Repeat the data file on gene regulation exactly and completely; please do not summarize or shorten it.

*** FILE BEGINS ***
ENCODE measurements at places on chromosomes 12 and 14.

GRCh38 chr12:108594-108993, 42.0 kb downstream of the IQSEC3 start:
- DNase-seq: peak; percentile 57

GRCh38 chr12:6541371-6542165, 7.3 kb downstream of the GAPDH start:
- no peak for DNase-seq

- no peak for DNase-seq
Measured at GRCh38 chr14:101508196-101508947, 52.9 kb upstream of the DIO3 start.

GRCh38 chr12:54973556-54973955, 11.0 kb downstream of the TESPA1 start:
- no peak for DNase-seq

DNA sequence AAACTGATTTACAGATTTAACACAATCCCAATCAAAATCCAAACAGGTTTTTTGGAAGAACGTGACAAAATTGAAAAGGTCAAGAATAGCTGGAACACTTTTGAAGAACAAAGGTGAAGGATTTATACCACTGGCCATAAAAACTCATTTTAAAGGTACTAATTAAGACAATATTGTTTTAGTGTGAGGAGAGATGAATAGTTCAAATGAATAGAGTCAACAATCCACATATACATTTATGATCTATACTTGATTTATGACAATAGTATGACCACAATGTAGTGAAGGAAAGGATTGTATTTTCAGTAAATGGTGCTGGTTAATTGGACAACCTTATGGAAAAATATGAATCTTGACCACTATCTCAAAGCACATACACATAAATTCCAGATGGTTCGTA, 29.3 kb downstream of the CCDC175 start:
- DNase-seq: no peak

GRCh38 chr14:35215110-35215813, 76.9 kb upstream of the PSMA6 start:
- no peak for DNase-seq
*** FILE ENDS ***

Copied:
ENCODE measurements at places on chromosomes 12 and 14.

GRCh38 chr12:108594-108993, 42.0 kb downstream of the IQSEC3 start:
- DNase-seq: peak; percentile 57

GRCh38 chr12:6541371-6542165, 7.3 kb downstream of the GAPDH start:
- no peak for DNase-seq

- no peak for DNase-seq
Measured at GRCh38 chr14:101508196-101508947, 52.9 kb upstream of the DIO3 start.

GRCh38 chr12:54973556-54973955, 11.0 kb downstream of the TESPA1 start:
- no peak for DNase-seq

DNA sequence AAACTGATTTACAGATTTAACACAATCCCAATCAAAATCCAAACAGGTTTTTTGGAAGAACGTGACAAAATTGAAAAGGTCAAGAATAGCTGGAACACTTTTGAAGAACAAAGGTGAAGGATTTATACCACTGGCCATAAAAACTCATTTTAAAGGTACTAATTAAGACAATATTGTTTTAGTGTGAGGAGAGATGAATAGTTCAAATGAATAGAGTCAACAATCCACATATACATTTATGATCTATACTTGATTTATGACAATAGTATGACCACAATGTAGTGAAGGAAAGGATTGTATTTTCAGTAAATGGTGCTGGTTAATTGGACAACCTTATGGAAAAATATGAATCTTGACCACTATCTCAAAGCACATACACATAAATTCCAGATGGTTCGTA, 29.3 kb downstream of the CCDC175 start:
- DNase-seq: no peak

GRCh38 chr14:35215110-35215813, 76.9 kb upstream of the PSMA6 start:
- no peak for DNase-seq